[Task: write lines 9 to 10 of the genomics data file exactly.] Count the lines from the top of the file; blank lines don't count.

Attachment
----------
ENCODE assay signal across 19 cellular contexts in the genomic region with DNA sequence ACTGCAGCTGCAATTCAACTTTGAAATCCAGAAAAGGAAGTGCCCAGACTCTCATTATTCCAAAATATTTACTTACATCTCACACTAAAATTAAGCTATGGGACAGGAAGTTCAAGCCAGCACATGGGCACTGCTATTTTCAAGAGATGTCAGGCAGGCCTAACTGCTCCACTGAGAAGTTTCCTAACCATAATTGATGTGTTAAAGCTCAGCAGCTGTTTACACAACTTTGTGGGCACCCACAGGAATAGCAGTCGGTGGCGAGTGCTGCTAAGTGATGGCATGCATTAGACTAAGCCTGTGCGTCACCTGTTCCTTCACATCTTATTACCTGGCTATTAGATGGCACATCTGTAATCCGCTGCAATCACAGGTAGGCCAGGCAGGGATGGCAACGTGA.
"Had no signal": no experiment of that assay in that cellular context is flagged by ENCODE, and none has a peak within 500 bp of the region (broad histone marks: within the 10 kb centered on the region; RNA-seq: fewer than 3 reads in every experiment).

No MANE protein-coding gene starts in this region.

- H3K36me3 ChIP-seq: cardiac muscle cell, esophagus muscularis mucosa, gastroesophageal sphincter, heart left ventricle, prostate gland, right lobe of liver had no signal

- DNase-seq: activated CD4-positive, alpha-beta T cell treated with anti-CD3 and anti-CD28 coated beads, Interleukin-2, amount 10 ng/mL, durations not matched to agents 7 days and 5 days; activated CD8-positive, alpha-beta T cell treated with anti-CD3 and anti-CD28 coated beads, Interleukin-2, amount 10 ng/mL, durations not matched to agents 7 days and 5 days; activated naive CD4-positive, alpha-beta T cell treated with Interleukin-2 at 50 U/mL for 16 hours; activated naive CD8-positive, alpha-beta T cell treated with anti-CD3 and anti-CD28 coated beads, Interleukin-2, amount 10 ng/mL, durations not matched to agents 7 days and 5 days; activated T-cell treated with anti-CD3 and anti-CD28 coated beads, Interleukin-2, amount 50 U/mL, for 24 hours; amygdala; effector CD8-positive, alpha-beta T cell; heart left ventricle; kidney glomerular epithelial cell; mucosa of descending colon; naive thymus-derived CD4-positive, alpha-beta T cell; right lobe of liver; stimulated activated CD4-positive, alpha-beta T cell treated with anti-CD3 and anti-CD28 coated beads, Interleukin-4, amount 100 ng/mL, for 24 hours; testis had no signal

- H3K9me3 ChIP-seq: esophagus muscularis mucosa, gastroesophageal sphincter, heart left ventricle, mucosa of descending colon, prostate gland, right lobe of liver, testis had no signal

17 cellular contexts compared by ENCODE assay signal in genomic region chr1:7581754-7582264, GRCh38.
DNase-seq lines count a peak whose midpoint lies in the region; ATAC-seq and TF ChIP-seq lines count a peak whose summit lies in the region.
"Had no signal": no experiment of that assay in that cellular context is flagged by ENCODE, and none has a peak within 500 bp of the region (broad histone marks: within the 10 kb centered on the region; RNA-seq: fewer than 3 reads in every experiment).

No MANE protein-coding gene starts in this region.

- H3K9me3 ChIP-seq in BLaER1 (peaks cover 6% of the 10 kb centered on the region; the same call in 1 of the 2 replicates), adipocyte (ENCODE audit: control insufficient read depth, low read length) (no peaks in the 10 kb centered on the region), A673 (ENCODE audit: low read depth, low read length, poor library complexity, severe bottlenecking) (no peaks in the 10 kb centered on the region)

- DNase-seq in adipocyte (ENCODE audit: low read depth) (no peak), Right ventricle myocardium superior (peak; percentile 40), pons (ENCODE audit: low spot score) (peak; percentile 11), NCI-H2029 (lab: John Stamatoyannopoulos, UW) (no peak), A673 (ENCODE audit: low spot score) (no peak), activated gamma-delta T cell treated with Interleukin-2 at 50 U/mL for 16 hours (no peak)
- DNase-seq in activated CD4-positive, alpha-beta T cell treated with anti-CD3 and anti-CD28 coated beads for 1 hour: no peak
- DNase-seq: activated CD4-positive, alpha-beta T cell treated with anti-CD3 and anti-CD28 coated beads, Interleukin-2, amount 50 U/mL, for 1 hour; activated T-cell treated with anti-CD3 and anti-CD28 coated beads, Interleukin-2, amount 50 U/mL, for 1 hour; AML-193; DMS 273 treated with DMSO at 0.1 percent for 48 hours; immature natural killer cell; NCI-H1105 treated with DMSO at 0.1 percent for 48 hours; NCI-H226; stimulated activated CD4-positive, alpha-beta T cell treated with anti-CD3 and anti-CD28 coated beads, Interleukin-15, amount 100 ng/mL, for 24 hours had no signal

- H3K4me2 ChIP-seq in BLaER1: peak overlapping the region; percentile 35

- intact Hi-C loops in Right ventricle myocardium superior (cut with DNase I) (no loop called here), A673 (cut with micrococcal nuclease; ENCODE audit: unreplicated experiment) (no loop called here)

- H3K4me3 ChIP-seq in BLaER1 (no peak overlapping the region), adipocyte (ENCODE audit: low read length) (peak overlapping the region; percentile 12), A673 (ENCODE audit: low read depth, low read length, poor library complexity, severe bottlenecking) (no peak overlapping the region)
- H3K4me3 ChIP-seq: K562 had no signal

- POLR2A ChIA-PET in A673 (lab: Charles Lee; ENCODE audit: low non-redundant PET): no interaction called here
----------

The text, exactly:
"Had no signal": no experiment of that assay in that cellular context is flagged by ENCODE, and none has a peak within 500 bp of the region (broad histone marks: within the 10 kb centered on the region; RNA-seq: fewer than 3 reads in every experiment).

No MANE protein-coding gene starts in this region.